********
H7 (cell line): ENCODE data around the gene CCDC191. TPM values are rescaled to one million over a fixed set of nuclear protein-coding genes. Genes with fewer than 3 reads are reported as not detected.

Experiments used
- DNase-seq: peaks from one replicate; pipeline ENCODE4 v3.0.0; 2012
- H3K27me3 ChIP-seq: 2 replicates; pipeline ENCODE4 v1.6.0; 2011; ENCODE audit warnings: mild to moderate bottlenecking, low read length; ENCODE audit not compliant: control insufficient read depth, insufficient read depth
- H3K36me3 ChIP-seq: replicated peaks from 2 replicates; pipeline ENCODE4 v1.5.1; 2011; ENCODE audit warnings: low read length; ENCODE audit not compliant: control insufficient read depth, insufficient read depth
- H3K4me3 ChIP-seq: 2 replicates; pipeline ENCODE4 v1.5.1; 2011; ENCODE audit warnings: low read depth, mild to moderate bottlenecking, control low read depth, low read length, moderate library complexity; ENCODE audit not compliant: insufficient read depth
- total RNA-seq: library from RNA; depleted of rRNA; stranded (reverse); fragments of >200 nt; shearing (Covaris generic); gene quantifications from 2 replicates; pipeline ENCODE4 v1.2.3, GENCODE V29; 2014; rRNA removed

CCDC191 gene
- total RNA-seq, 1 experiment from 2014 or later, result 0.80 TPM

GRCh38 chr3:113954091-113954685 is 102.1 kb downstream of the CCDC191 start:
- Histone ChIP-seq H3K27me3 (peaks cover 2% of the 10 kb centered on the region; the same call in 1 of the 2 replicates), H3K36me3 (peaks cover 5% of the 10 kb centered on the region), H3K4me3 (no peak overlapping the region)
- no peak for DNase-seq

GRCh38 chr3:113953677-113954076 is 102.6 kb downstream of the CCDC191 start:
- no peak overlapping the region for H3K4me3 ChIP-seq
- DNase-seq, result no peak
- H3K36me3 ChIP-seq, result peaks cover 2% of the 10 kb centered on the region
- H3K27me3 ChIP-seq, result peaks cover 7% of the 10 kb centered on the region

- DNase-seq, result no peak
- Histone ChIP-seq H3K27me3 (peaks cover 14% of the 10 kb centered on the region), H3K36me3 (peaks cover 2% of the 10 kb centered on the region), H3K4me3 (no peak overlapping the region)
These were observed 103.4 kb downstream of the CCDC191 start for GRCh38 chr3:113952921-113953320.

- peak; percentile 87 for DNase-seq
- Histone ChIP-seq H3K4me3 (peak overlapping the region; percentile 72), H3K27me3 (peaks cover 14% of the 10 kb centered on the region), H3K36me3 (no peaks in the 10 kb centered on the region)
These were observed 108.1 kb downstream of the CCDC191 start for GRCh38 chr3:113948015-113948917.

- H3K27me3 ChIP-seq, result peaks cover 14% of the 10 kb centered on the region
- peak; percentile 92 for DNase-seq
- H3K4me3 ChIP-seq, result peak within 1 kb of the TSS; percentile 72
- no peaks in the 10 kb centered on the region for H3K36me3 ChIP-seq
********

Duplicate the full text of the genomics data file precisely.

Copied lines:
H7 (cell line): ENCODE data around the gene CCDC191. TPM values are rescaled to one million over a fixed set of nuclear protein-coding genes. Genes with fewer than 3 reads are reported as not detected.

Experiments used
- DNase-seq: peaks from one replicate; pipeline ENCODE4 v3.0.0; 2012
- H3K27me3 ChIP-seq: 2 replicates; pipeline ENCODE4 v1.6.0; 2011; ENCODE audit warnings: mild to moderate bottlenecking, low read length; ENCODE audit not compliant: control insufficient read depth, insufficient read depth
- H3K36me3 ChIP-seq: replicated peaks from 2 replicates; pipeline ENCODE4 v1.5.1; 2011; ENCODE audit warnings: low read length; ENCODE audit not compliant: control insufficient read depth, insufficient read depth
- H3K4me3 ChIP-seq: 2 replicates; pipeline ENCODE4 v1.5.1; 2011; ENCODE audit warnings: low read depth, mild to moderate bottlenecking, control low read depth, low read length, moderate library complexity; ENCODE audit not compliant: insufficient read depth
- total RNA-seq: library from RNA; depleted of rRNA; stranded (reverse); fragments of >200 nt; shearing (Covaris generic); gene quantifications from 2 replicates; pipeline ENCODE4 v1.2.3, GENCODE V29; 2014; rRNA removed

CCDC191 gene
- total RNA-seq, 1 experiment from 2014 or later, result 0.80 TPM

GRCh38 chr3:113954091-113954685 is 102.1 kb downstream of the CCDC191 start:
- Histone ChIP-seq H3K27me3 (peaks cover 2% of the 10 kb centered on the region; the same call in 1 of the 2 replicates), H3K36me3 (peaks cover 5% of the 10 kb centered on the region), H3K4me3 (no peak overlapping the region)
- no peak for DNase-seq

GRCh38 chr3:113953677-113954076 is 102.6 kb downstream of the CCDC191 start:
- no peak overlapping the region for H3K4me3 ChIP-seq
- DNase-seq, result no peak
- H3K36me3 ChIP-seq, result peaks cover 2% of the 10 kb centered on the region
- H3K27me3 ChIP-seq, result peaks cover 7% of the 10 kb centered on the region

- DNase-seq, result no peak
- Histone ChIP-seq H3K27me3 (peaks cover 14% of the 10 kb centered on the region), H3K36me3 (peaks cover 2% of the 10 kb centered on the region), H3K4me3 (no peak overlapping the region)
These were observed 103.4 kb downstream of the CCDC191 start for GRCh38 chr3:113952921-113953320.

- peak; percentile 87 for DNase-seq
- Histone ChIP-seq H3K4me3 (peak overlapping the region; percentile 72), H3K27me3 (peaks cover 14% of the 10 kb centered on the region), H3K36me3 (no peaks in the 10 kb centered on the region)
These were observed 108.1 kb downstream of the CCDC191 start for GRCh38 chr3:113948015-113948917.

- H3K27me3 ChIP-seq, result peaks cover 14% of the 10 kb centered on the region
- peak; percentile 92 for DNase-seq
- H3K4me3 ChIP-seq, result peak within 1 kb of the TSS; percentile 72
- no peaks in the 10 kb centered on the region for H3K36me3 ChIP-seq